RT sheds light on unusual storylines behind Moscow’s numerous lanes and avenues.
In an ever-growing metropolis like Moscow, keeping tabs on all the streets is a challenge. It is thought the city has about 4,000 of them. Some have names that are enough to baffle even born-and-bred Muscovites, let alone tourists.
Take the downtown side-street called Babyegorodsky, literally Women’s Town Lane. The street got its name in the 18th century because the whole area was indeed called Women’s Town. But if you thought about a whole town without men, you would be wrong.
There is a legend that during a Tatar invasion in 1382, several hundred women from the nearby villages gathered there and successfully defended the area for several days. Whether the story is true or not, there has never been a Moscow suburb populated exclusively by women.
There seems to be a street, though, where only idlers live – if its name is anything to go by. Lenivka Street sounds like it has come from “leniviy” – the Russian for “lazy”. Yet, in the 17th century this was a bustling market quarter – surely not a place for lazybones.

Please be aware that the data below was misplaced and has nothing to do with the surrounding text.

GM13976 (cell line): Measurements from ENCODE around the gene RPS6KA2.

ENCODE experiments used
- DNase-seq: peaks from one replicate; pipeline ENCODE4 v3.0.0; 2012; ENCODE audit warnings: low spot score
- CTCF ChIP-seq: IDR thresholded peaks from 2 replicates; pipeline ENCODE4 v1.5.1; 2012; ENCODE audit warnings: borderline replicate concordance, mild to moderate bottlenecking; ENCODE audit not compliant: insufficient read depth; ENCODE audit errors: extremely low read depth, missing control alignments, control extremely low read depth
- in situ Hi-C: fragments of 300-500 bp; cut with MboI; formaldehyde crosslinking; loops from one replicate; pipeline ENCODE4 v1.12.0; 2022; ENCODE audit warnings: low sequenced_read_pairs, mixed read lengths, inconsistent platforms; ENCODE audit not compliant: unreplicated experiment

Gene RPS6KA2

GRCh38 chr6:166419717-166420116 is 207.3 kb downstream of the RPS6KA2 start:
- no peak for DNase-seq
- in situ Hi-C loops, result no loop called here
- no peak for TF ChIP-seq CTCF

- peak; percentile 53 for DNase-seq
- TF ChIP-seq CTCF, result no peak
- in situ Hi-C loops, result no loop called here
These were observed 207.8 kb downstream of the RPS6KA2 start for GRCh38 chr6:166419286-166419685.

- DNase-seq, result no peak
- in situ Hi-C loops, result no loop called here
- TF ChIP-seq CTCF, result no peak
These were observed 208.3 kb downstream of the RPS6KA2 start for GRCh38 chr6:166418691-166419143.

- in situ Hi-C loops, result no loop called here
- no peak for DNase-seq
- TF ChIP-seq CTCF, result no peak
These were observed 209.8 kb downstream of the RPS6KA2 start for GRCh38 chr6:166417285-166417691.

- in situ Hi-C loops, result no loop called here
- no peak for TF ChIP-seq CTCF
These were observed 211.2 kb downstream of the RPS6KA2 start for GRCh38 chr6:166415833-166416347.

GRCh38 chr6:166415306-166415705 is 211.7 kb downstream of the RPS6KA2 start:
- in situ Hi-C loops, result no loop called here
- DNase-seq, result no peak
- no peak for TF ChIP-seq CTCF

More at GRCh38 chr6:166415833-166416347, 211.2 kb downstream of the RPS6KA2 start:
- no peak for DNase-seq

In fact, “lazy” was the name for markets that had no stalls and where the goods were sold right off the carts. No special street for the loafers, then.
When you are walking along the street called Golden, glitz and big money may spring to mind. Far from being an elite neighborhood or a business district, the street is located in the city’s industrial outer east – where is the gold, then?
Quite bizarrely, until the beginning of the 20th century the Russian word for “goldsmith” had another meaning: “cesspool cleaner”. They used this road to take sewage out of the city, hence the name. Not very glamorous, is it?
Finally, Moscow’s north-east has two roads close to each other called Children’s Street and Playing Street. Both were named in 1922 because of a nearby public playground set up by the Bolshevik authorities. A rarity in a city still going through revolutionary aftershocks, the playground not only inspired the creation of children’s summer camps in Moscow, but also provided names for both streets.